Part of being a parent is taking your kids to events that are fun for them. I personally like to stay inside my house, but I fear their therapy sessions someday. Actually, I fear their therapy sessions in general, because when does a parent ever walk away scott-free when their offspring is being therapized? Yeah, exactly. Every dadgum psychopath in history might have had a lovely mom, but that's not what the news said. "Psychopath Kept Indoors Excessively As Child," the headline reads. "Ax-Murderer Recounts Being Told 'Life Isn't Fair.'" "'She Never Cut The Crusts Off My Sandwich,' Says The Subway Slasher." I could keep going with these, but the punctuating is getting on my nerves. And regardless, I could totally nail parenting and they'd still blame me someday because who can live up to that kind of Parenting Paragon? WHO?
So I take them to stuff. Tomorrow we're going to some kind of Amish village, and I will try very hard to extract some laughs from that for you, but I figure it will mostly be sober Yoders, unless I can find somebody in their rumspringa to interview about their dalliances with Englischers and whatnot. Might buy some cheese. Exciting stuff, this.
Now, last night was Halloween, and, being fairly churchy, I opted to take my kids to a Harvest Family Fun and Fall Time Celebration For the Ages Festival, or something. Initially I thought they were required to wear Biblical costumes and, being a rule-keeper of sorts, I tossed around some ideas with the MOG and then settled on Daniel and some friendly lions. My life is a comedy of errors, and piecing together these lions from thrift store costumes and yarn and hot glue and wigs (which I ended up not using) and face paint was challenging, all right? It challenged me. Lucky for me, my kids are still small and they thought they looked GREAT and even wanted to be entered in the costume contest, which we would have only won with the sympathy vote.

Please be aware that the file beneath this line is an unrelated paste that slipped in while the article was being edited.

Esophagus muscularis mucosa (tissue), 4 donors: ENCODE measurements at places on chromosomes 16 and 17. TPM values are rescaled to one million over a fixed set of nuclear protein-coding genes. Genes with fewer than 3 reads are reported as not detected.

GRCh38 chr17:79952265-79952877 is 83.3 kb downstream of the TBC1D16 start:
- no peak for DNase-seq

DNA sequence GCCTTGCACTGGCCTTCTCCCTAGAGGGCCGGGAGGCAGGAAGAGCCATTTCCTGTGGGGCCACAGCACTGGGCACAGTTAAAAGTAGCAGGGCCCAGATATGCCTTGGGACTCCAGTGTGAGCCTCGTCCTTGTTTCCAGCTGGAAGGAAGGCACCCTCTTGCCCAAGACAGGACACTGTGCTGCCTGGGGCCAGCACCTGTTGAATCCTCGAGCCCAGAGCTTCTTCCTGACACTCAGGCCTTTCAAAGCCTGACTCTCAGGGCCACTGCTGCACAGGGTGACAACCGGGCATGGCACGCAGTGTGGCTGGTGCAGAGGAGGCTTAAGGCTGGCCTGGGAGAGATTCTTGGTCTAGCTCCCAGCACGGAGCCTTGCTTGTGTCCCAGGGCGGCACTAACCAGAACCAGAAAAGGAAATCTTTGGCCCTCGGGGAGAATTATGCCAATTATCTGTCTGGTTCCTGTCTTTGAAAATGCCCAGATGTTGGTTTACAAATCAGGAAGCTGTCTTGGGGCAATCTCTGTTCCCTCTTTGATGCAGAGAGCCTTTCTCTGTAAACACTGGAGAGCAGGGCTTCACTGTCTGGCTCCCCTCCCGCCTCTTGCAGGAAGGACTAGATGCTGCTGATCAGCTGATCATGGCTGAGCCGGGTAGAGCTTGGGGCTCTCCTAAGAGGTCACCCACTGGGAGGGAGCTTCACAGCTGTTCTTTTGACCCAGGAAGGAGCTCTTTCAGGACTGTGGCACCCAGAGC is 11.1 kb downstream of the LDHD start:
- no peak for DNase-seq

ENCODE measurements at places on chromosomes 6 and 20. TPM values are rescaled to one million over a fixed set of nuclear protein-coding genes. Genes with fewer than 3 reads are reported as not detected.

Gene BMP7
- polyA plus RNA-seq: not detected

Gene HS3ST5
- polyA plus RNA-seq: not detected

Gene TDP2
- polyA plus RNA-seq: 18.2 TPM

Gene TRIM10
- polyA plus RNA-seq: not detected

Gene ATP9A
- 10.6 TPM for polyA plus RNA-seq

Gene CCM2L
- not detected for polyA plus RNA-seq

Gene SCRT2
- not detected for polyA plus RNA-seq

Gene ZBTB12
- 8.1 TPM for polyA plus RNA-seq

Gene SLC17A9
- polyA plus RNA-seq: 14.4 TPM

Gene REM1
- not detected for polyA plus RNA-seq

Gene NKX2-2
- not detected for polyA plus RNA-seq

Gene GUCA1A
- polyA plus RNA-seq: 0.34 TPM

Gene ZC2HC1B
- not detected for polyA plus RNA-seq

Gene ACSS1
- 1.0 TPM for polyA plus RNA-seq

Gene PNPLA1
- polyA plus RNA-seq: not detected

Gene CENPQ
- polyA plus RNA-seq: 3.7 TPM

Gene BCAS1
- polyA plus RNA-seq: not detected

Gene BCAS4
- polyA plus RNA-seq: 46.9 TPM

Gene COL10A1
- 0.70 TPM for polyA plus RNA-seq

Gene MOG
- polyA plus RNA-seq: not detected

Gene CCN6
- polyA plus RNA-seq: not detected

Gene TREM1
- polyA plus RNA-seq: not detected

We did it. Tristan sat in the stroller as long as he had something extremely sticky to eat, and, considering that I had squeezed him into an abusively small hand-me-down lion suit, it was a good call to not let him try to walk. The other kids did ring toss and clothespin fishing and all the other sorts of things you do at this sort of thing, and I hung out and ate their candy. After 4 or 5 years, we went out to the outdoor part of the festivities and they jumped in bouncy houses and then Brynn found out about the pony rides and I am rapidly learning to do whatever Brynn wants. She almost has me trained. Toby pulled what is probably the best thing he's ever done and waited in line and got hot dogs for us. I'm starting to think these little people might be useful someday. But then, Brynn desperately had to use the potty, and so I ended up scarfing my hot dog in the ladies room. I didn't even think about it until some of the other waiting moms offered their sympathy, "You just gotta eat while you can," they said, averting their eyes as ketchup ran down my arm and into Tristan's hair, blending seamlessly into the clumped face paint and chunks of melted chocolate.
I should wrap this up, because I bet the MOG quit reading several paragraphs ago. "It's too long!" says the guy who watched an entire season of Lost in one day. It was a fun night, it was an exhausting night. I think they had a really great time, and I will continue thinking that until I am confronted in a therapy session 20 years from now.